Off the Walls: Art from Aboriginal and Torres Strait Islander Affairs Agencies 1967–2005: traced the history of artworks given to or acquired by federal Indigenous agencies - it included a collection of some 2000 works in the National Museum of Australia's National Historical Collection (October 2011 - June 2012)
Inside: Life in Children's Homes and Institutions: featured the words, voices and objects of the Forgotten Australians, former child migrants and those who experienced institutional care as children (November 2011 - February 2012)
Not Just Ned: A true history of the Irish in Australia: an exhibition about the history and extraordinary influence of the Irish in Australia, from the arrival of the First Fleet in 1788 to the present (March–July 2011)
Behind the Lines: The Year's Best Cartoons 2010: celebrated the wit and artistry of Australia's established political cartoonists as well as recognising the talents of a new generation of cartoonists (December 2010 - October 2011)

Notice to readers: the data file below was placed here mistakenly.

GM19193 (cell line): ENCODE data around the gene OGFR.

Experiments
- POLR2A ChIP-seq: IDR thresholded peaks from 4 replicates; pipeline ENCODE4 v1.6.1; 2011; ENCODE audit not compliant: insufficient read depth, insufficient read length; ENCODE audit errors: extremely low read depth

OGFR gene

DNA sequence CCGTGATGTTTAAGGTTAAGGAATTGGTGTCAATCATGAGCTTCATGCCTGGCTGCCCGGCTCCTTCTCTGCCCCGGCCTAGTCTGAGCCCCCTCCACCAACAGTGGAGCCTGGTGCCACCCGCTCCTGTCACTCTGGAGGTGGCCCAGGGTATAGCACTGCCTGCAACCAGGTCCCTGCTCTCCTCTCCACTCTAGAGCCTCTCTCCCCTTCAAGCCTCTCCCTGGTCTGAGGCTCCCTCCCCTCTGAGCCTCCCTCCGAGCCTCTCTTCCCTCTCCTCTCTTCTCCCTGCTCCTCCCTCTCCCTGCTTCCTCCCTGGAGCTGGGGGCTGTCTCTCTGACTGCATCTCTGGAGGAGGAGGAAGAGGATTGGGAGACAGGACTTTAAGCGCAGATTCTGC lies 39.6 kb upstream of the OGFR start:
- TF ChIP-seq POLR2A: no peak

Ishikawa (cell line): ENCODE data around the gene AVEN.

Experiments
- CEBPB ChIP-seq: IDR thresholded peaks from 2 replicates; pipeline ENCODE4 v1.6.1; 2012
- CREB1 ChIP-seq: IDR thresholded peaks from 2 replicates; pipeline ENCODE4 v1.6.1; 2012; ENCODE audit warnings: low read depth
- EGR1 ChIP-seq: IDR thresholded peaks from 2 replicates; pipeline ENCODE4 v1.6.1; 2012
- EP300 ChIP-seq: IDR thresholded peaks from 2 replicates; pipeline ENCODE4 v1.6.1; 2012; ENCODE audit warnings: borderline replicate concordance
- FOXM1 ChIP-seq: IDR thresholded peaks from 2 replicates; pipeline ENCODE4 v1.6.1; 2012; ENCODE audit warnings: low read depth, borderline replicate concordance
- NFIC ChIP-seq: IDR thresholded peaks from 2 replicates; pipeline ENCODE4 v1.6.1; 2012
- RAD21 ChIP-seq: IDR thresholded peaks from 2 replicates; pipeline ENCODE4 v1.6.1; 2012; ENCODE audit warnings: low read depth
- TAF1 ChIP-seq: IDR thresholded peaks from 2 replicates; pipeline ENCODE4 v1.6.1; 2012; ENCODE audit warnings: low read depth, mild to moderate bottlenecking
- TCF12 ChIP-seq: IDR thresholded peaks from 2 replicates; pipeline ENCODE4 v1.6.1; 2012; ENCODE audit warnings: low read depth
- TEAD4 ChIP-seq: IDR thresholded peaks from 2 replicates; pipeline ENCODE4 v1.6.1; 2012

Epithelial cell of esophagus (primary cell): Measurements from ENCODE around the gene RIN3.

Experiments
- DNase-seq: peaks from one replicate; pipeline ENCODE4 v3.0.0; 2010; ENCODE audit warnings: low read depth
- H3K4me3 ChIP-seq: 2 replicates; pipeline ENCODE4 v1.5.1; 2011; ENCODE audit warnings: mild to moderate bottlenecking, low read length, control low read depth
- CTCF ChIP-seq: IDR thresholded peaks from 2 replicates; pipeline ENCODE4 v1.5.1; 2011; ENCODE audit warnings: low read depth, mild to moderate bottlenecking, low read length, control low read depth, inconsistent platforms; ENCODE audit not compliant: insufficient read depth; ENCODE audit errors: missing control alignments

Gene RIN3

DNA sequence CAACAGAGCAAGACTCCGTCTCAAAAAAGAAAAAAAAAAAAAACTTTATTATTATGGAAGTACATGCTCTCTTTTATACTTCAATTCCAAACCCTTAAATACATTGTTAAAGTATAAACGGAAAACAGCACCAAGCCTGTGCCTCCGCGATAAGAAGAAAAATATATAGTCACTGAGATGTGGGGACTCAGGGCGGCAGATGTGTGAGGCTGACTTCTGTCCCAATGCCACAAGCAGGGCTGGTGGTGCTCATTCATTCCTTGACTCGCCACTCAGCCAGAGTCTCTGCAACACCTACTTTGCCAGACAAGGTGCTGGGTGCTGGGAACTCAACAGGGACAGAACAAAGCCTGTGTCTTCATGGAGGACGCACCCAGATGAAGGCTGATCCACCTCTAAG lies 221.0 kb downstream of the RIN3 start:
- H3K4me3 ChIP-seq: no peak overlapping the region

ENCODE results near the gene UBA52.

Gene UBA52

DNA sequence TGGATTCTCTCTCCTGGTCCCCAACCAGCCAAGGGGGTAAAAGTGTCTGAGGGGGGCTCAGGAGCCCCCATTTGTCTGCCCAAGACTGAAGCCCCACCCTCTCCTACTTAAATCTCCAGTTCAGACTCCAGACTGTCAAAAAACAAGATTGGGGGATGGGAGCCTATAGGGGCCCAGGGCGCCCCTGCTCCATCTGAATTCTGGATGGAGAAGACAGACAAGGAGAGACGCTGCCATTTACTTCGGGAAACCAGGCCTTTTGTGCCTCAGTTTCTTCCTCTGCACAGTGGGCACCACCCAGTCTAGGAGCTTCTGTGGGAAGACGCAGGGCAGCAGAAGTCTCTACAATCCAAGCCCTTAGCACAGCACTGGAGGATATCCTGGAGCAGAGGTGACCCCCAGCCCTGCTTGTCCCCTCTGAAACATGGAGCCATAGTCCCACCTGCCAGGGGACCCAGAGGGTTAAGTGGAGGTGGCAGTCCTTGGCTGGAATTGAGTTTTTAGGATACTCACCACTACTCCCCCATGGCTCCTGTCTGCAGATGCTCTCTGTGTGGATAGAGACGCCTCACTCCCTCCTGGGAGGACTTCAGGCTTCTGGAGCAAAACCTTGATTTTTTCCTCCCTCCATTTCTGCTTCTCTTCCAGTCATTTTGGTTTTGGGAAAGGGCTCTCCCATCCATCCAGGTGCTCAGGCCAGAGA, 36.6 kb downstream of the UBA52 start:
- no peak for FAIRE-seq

Exploration and Endeavour: The Royal Society of London and the South Seas: celebrated the 350th anniversary of the Royal Society of London and brought together unique treasures associated with voyages of scientific discovery to the South Seas (September 2010 - February 2011)
Papunya Painting: Out of the Australian Desert: highlighted the Museum's extraordinary collection of Indigenous Western Desert art (June–August 2010)
Behind the Lines: The Year's Best Cartoons 2009: featured a selection of some of the best Australian political cartoons published in 2009 (December 2009 - January 2010)
A Fine Yarn: Innovations in Australia's Wool Industry: examined the fine wool industry in Australia today, while recognising the importance of wool in Australia's social and economic history (July–November 2009)
Behind the Lines: The Year's Best Cartoons 2008: featured a selection of the best Australian political cartoons published in 2008 (December 2008 - February 2009)
Utopia: The Genius of Emily Kame Kngwarreye: told the story of Emily Kame Kngwarreye, one of Australia's greatest contemporary artists (August–October 2008)
Behind the Lines: The Year's Best Cartoons 2007: exhibited the best of the Museum's latest set of cartoon acquisitions from artists around Australia including Alan Moir, Bill Leak, Cathy Wilcox, Geoff Pryor, John Spooner and Mark Knight (December 2007 - February 2008)